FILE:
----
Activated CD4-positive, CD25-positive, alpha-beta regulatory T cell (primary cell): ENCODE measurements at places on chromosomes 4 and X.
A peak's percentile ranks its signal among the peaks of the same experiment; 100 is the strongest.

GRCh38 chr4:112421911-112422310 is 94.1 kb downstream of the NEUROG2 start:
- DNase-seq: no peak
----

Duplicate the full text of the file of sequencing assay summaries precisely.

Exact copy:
Activated CD4-positive, CD25-positive, alpha-beta regulatory T cell (primary cell): ENCODE measurements at places on chromosomes 4 and X.
A peak's percentile ranks its signal among the peaks of the same experiment; 100 is the strongest.

GRCh38 chr4:112421911-112422310 is 94.1 kb downstream of the NEUROG2 start:
- DNase-seq: no peak